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  • Contemporary Latina/o Theater: Wrighting Ethnicity
  • Brian Eugenio Herrera
Jon D. Rossini . Contemporary Latina/o Theater: Wrighting Ethnicity. Carbondale: Southern Illinois University Press, 2008. Pp. vii + 253. $37.50.

Jon D. Rossini's Contemporary Latina/o Theater: Wrighting Ethnicity arrives as a significantly synthetic achievement, a book that both recasts the historiography of US Latina/o dramaturgy as it also affirms "the power of theatricality as a means of understanding, exploring and rethinking ethnicity" (1). Through a series of chapters arranged in loose chronology, Rossini's analysis develops important points of dynamic continuity among some of the most widely studied, anthologized, and produced US Latina/o playwrights of the last several decades. Interspersed amidst astute, chapter-length critical assessments of such playwrights as Miguel Piñero, Luis Valdez, José Rivera, and Cherríe Moraga, Rossini also inserts chapters detailing his thorough explication of two iconic and recurring character types—the Pachuco and the Border Agent—within US Latina/o dramaturgy. Throughout, Rossini argues persuasively for a broadly comparative critical approach to US Latina/o drama, one as equally attentive to the aesthetic, ethnic, [End Page 276] and historical specificity of disparate Latina/o groups in the United States as it is to the productive Pan-ethnic affinities affirmed by the aggregate ethnoracial designation of "Latino."

Rossini's Contemporary Latina/o Theater also emerges as one of the only book-length scholarly studies of US Latina/o dramaturgy to chart the legacy of the chicano teatro for Puerto Rican, Cuban, and other Latina/o ethnic playwrights. Likewise, Rossini's study stands as one of the few studies of Latina/o playwriting to integrate serious comparative analysis of the work of commercially successful theatrical writers like John Leguizamo and Rick Najera alongside more literary dramatists like José Rivera and Cherríe Moraga. As such, Rossini's study enacts a boldly and productively synthetic vision of US Latina/o playmaking, one in which points of historical, ethnic, or aesthetic disparity operate as nodes of dynamic continuity rather than as easily ossified lines of generic distinction.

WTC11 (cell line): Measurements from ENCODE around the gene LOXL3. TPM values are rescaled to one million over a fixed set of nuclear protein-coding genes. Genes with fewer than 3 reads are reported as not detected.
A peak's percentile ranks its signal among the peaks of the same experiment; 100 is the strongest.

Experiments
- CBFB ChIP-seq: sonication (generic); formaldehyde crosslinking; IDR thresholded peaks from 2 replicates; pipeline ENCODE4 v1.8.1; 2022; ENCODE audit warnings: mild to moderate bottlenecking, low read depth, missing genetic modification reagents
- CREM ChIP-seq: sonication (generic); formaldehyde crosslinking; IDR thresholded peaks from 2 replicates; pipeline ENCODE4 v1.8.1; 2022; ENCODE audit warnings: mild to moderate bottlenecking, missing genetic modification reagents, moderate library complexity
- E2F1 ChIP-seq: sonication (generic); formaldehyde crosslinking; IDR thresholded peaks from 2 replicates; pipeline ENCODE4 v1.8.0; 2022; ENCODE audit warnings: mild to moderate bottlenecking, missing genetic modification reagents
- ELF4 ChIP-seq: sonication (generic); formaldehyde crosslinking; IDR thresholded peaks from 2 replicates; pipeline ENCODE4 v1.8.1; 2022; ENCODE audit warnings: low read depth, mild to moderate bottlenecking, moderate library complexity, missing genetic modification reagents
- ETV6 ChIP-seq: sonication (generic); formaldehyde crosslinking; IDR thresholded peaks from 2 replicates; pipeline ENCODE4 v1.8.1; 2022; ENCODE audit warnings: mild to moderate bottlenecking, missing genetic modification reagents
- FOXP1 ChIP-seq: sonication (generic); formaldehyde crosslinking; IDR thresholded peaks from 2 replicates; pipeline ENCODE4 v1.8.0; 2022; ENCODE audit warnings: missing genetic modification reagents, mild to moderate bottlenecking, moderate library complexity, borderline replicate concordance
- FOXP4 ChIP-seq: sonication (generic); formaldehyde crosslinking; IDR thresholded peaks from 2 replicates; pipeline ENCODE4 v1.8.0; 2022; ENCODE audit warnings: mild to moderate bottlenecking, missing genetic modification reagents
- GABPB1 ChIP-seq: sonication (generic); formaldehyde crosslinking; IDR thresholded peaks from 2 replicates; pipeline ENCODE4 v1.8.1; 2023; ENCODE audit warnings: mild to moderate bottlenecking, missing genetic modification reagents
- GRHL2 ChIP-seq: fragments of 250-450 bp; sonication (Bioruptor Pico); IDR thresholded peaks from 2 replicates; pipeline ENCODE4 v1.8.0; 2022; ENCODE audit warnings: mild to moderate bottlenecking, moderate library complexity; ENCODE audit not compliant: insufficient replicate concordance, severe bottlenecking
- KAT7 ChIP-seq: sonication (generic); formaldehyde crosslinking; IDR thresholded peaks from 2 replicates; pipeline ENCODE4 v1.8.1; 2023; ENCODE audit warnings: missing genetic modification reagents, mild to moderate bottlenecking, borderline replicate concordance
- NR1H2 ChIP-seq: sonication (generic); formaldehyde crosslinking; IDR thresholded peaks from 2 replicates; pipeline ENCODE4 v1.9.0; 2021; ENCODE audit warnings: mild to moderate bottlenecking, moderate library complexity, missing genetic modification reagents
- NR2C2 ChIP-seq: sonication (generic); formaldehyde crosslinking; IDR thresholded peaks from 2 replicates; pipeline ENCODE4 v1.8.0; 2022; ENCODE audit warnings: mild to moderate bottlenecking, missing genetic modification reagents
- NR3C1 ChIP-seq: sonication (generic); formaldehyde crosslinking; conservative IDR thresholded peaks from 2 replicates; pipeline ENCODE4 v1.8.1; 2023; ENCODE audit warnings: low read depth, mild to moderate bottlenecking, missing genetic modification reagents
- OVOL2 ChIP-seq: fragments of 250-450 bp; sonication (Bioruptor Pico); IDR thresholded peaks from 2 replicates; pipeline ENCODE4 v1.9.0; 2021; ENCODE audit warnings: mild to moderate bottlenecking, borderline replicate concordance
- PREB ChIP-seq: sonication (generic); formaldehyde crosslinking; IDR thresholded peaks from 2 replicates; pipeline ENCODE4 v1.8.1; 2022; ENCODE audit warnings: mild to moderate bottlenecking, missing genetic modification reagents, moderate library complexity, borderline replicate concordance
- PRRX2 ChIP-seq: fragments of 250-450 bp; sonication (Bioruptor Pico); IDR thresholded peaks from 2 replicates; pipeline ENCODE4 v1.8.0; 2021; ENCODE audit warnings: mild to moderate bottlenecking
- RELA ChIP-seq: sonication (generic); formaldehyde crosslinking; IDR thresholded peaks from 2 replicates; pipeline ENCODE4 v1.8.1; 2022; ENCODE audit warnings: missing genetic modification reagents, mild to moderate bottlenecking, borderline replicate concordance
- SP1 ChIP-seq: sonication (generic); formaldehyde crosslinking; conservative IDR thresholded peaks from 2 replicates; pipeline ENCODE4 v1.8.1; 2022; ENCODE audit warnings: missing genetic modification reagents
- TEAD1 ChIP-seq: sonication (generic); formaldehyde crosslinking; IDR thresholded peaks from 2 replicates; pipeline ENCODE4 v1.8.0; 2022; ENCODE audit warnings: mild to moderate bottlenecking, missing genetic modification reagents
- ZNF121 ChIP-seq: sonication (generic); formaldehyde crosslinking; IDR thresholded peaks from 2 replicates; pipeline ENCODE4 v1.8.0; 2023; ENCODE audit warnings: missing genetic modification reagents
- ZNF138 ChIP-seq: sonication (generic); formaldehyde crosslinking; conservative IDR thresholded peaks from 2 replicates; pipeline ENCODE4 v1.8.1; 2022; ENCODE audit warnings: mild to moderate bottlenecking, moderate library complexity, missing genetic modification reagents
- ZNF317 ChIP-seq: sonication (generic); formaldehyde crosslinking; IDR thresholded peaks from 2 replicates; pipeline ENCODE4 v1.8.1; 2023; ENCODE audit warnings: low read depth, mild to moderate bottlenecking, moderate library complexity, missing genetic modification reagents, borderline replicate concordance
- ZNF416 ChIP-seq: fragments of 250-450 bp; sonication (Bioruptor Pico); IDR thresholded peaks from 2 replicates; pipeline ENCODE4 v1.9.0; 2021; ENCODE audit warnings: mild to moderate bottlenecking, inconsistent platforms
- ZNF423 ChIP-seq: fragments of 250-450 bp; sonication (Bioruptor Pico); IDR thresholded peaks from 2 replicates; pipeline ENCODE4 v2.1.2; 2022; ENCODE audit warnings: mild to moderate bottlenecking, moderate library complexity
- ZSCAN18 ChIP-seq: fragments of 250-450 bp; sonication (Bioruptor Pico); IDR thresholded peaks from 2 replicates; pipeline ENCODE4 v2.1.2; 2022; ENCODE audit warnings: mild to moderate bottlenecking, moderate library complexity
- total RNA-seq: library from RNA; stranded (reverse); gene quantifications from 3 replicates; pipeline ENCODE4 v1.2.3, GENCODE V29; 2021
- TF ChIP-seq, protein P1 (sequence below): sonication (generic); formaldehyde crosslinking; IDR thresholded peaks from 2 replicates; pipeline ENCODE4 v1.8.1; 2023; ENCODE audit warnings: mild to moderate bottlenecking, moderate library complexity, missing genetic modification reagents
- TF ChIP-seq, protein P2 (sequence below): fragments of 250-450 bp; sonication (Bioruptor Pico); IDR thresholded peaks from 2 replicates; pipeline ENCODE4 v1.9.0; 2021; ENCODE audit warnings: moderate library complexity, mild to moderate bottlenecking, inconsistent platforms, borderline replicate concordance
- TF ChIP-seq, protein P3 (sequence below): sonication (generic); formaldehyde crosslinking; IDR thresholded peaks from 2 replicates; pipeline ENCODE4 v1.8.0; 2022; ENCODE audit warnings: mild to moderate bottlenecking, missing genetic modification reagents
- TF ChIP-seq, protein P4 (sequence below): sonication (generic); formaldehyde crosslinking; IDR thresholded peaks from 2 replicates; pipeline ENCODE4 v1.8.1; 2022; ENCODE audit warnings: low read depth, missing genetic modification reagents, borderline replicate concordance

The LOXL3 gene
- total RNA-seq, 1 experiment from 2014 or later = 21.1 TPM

Rossini's core critical intervention in Contemporary Latina/o Theater: Wrighting Ethnicity, however, is signaled by the appearance of the word wrighting in the book's subtitle. Rossini's notion of "wrighting ethnicity" effects a homonymic collapse of three distinct verbs—to write, to wright, and to right. For Rossini, each of these aural cognates describes a distinct facet of the work done by US Latina/o playwrights, and Rossini's deployment of the term wrighting instantiates a strategic and critical combination of all three. "Wrighting," Rossini notes, "is thus a simultaneous correction, revision, and cultural repositioning in the act of creating a new conceptual framework" (10). In Rossini's configuration, then, "wrighting" describes the act of "writing" a playscript not only as a display of aesthetic craft (an act of "wrighting") but also as a simultaneously corrective intervention (an act of "righting") within the conventionalized field of theatrical representation.

Although Rossini's notion of "wrighting" might be productively applied to the work of any playwright from any cultural or national background, Contemporary Latina/o Theater emphasizes the term's especial utility as a critical device for assessing the multivalent modes of creative labor engaged by US Latina/o theater artists as they "wright" plays. For the playwrights featured in his study, Rossini contends that theater, drama, and theatricality cohere as "a crucial site for wrighting: a space for creating knowledge about people and places" (209). In this way, Rossini's analysis departs from commonplace assessments of US Latina/o drama as the theatrical reflection of distinct Latina/o cultures in the United States or as the expression of US Latina/o cultural identity. Instead, Rossini argues that US Latina/o "wrighters" like Miguel Piñero, Luis Valdez, José Rivera, and Cherríe Moraga compose their theatrical worlds as conceptual interventions in the ongoing theoretical and historical debates over the racialized contours of ethnicity. [End Page 277]

For Rossini, the notion of "wrighting" connotes aesthetic, cultural, and conceptual labor and, in affirming Latina/o playwrights as "wrighters," Rossini also insists upon the Latina/o playwright's importance as a cultural theorist as well as a theatrical...


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